I loved the conversational tone, as if he’s speaking to another. Or, perhaps, speaking with himself? Trying to tease out repressed or forgotten pieces? Trying to convince? I also really liked seeing the familiar names woven into this piece. Many I know, a couple I don’t. I also liked the screaming monks — a loud counterpoint to my senseless lot! I’d like to know more about them, very curious.

    A really beautiful piece, Gary — there’s not much more I can say. I think I’ll sit and contemplate on this for a short while. Very moving.

  2. An interesting story! Due to my dad being very ill right now (PancreaticCancer) a few nights ago I asked Google what happens when you die. So many theories, including the multiverse… I hope this story is completely fiction for you but it has got me thinking. Great ending, raising the question of where is he?

    • Thanks Marian. While this is fiction and based on a book character from a while back it does draw on some personal experiences. This one tried to challenge a man of science trying to reconcile there may be things science can’t explain (yet?). Or that other dimensions might not play out with laws of physics that this one does. I do play out the worlds within worlds a lot with things I write too. It’s a fascinating thing to me. Space and time weaving about. The other stories with Yish and Naz probably have more of that than many realise ha,ha. Mind you I really ought to actually write that story line properly at some point.

      My thoughts are with you too re your Dad. Tough times and that part I can empathise with after both my parents went before age took them.

      • Thanks Gary, well it does sound interesting! Yes you definitely need to write it as you say. Thanks, yes its a terrible time, carer’s have said he will be gone by the weekend. I keep crying!

        • Not a nice place to be in Marian. I feel for you. Try and stay with the happy memories. I know it’s easy to say, but I will wager they out way the bad. It helped me x

  3. Nicely done, my friend. But you already know that 🙂 It’s wonderful being privy to the stories in your head through our discussions 🙂

    I’m certain this will form into chapters and then a book. You once again captured my interest for sure. We so need more- no pressure 😉

    • Too kind Helen. Whittaker is somewhat behind the rest of that cast methinks. Have to get into Dave first!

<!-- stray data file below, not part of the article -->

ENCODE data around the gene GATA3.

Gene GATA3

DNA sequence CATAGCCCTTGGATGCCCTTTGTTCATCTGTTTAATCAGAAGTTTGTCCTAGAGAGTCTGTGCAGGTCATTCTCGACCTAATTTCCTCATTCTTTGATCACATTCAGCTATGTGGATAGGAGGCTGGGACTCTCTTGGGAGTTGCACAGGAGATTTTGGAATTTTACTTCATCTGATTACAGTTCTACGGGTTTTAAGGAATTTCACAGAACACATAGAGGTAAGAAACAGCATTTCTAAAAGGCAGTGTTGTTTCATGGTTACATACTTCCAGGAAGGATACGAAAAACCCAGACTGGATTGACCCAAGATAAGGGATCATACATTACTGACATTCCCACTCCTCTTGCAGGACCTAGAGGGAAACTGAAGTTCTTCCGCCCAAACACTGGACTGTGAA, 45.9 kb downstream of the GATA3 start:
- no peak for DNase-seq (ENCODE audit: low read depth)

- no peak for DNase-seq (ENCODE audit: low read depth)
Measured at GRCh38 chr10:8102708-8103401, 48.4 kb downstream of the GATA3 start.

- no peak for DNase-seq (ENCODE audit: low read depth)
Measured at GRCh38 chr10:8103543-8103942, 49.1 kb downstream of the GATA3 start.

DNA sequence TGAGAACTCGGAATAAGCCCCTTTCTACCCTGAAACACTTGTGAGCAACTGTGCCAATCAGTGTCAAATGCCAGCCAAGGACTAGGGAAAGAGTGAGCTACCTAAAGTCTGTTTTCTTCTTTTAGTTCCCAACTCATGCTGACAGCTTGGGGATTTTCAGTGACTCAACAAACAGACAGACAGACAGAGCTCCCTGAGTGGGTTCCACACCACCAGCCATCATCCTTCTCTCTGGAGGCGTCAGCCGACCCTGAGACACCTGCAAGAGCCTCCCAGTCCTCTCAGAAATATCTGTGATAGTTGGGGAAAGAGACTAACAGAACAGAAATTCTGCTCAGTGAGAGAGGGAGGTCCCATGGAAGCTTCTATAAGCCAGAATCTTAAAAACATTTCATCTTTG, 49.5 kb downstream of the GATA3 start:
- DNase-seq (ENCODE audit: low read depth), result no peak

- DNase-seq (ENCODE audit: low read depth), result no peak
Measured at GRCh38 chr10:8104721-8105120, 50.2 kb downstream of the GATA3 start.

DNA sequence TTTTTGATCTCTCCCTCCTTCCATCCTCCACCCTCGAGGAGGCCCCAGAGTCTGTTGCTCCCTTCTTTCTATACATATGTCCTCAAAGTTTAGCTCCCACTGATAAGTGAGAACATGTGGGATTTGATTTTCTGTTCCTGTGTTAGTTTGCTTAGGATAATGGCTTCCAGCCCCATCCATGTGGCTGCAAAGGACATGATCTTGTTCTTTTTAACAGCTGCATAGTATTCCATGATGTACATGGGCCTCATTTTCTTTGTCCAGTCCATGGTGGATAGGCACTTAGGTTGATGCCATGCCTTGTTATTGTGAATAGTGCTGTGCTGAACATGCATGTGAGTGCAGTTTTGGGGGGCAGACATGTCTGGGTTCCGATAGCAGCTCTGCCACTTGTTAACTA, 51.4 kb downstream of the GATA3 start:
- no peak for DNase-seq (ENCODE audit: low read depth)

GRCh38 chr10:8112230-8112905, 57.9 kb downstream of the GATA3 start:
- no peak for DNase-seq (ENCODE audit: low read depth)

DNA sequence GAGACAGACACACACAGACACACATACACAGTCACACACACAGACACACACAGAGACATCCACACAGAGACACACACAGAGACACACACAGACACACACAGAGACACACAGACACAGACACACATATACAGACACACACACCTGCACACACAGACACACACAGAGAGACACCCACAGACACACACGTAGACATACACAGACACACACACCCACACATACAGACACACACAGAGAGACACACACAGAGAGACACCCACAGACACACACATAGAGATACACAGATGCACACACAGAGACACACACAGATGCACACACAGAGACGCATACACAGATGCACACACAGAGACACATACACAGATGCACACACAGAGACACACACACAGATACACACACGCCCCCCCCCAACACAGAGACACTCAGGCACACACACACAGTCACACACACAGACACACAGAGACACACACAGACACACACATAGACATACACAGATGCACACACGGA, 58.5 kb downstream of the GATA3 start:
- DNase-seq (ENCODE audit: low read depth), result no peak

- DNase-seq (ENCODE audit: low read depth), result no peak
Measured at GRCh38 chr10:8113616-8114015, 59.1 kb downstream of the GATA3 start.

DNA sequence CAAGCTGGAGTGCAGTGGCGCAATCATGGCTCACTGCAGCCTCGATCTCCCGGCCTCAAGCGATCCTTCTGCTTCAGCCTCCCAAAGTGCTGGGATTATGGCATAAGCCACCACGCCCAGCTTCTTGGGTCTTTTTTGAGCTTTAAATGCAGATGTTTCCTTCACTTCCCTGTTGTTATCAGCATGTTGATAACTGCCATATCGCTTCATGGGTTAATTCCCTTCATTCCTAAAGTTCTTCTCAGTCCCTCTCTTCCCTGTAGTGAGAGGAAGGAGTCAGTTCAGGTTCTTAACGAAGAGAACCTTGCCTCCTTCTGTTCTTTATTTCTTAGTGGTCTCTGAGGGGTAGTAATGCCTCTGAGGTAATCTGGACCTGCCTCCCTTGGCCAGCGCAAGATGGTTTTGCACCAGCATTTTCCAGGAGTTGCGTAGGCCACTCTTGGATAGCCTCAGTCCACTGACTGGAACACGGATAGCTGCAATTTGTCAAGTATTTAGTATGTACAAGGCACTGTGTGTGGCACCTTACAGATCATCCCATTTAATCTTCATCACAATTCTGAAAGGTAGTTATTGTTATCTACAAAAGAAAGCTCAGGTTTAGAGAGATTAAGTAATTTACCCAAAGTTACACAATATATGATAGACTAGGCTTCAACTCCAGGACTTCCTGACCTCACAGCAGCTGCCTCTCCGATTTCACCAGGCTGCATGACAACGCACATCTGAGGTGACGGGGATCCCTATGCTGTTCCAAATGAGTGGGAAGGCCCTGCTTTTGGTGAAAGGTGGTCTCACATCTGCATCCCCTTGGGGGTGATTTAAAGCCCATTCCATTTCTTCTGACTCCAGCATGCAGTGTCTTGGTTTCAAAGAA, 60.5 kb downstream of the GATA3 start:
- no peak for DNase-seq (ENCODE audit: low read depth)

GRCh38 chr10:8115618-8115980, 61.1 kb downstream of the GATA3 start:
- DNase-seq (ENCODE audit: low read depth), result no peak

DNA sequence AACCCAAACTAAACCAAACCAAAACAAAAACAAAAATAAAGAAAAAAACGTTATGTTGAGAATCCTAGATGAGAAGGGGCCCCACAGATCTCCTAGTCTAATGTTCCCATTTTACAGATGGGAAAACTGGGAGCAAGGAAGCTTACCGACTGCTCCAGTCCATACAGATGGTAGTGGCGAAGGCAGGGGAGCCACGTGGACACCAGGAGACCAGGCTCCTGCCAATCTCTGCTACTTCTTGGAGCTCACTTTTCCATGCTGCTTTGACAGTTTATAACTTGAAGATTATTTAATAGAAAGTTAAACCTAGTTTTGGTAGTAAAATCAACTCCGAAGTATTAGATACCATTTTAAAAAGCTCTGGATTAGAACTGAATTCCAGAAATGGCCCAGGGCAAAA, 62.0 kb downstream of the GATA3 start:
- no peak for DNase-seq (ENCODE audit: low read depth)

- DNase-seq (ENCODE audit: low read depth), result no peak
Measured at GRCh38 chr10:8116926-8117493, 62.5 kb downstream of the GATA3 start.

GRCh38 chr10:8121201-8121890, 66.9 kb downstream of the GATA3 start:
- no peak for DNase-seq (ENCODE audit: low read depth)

4. Very contemplative piece here! Raises many questions although my familiarity with these characters also gives it a homecoming feel. There is a definite feeling of … not exactly suspense, maybe more like intrigue … at the beginning when Whittaker mentions how the town carries on as though nothing ever happened. Can’t help but think there is more to happen. My curiosity is also piqued by the screaming monks. Is this the first mention of them, or did I miss something, or did the mists of time obscure them from my memory…? 😉 I get the feeling Whittaker was a man of ‘cold, hard’ science, but the events he’s witnessed are making him ponder if there might not be ‘more’ out there. Oh, I also liked the quote at the beginning – it addresses at least a couple levels beneath the surface!

    • Thanks Abe, I felt there was a somber or sobering trend when writing it. Couldn’t quite tell if it was my mood or Whittaker’s! The screaming monks do feature in a piece written ages ago for a book on what back then were known as the paranormal brothers. Whittaker is from that series. A Dr on the mind so to speak. Definitely a hard man of science yes, but not anymore as he witnessed some very strange events through the people that descended on his practice. I think it’s created quite a brooding fellow now. The opening paragraph was written with the ambition of writing a book from his angle on events too. I dug it our while trying to find something for this months prompt. I wasn’t sure it worked as I’ve spent so long in the world of Yish and Naz it felt a tad odd. That said there’s several WIPS that are I need of doing related to this particular story arc.

      The quote is from a growing repertoire of phrases pinched from The Amanuensis and his cohorts too. I rather think this world build is getting out of hand 😳